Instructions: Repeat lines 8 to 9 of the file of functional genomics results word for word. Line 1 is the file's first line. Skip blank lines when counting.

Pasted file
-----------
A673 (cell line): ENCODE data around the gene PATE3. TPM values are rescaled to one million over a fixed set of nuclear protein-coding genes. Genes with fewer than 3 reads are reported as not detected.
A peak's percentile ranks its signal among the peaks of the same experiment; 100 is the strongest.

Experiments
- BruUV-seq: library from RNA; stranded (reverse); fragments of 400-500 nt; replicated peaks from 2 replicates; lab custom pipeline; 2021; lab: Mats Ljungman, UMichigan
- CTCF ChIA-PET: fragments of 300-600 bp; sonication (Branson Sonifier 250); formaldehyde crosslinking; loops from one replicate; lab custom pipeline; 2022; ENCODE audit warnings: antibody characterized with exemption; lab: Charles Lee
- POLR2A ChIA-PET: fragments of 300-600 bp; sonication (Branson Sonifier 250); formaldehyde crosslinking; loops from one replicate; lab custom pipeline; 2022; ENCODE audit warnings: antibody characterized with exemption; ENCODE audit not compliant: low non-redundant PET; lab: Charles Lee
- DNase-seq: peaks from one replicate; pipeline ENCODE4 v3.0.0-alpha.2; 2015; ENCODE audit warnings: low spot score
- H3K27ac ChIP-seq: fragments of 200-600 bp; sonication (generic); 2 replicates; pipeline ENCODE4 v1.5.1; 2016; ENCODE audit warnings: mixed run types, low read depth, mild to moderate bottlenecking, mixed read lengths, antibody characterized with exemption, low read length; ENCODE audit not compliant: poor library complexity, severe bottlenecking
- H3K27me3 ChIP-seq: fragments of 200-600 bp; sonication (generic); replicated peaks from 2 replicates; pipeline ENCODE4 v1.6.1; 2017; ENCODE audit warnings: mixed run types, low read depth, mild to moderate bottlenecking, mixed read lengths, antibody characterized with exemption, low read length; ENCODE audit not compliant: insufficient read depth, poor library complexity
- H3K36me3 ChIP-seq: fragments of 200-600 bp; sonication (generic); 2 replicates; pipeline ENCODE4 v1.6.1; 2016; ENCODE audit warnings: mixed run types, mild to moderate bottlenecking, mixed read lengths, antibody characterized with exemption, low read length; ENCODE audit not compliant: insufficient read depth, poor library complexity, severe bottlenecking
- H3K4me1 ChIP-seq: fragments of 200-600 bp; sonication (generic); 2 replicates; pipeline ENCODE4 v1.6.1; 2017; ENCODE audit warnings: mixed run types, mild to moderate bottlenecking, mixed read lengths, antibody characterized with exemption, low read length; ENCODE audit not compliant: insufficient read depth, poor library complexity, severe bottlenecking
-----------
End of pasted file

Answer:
- H3K27ac ChIP-seq: fragments of 200-600 bp; sonication (generic); 2 replicates; pipeline ENCODE4 v1.5.1; 2016; ENCODE audit warnings: mixed run types, low read depth, mild to moderate bottlenecking, mixed read lengths, antibody characterized with exemption, low read length; ENCODE audit not compliant: poor library complexity, severe bottlenecking
- H3K27me3 ChIP-seq: fragments of 200-600 bp; sonication (generic); replicated peaks from 2 replicates; pipeline ENCODE4 v1.6.1; 2017; ENCODE audit warnings: mixed run types, low read depth, mild to moderate bottlenecking, mixed read lengths, antibody characterized with exemption, low read length; ENCODE audit not compliant: insufficient read depth, poor library complexity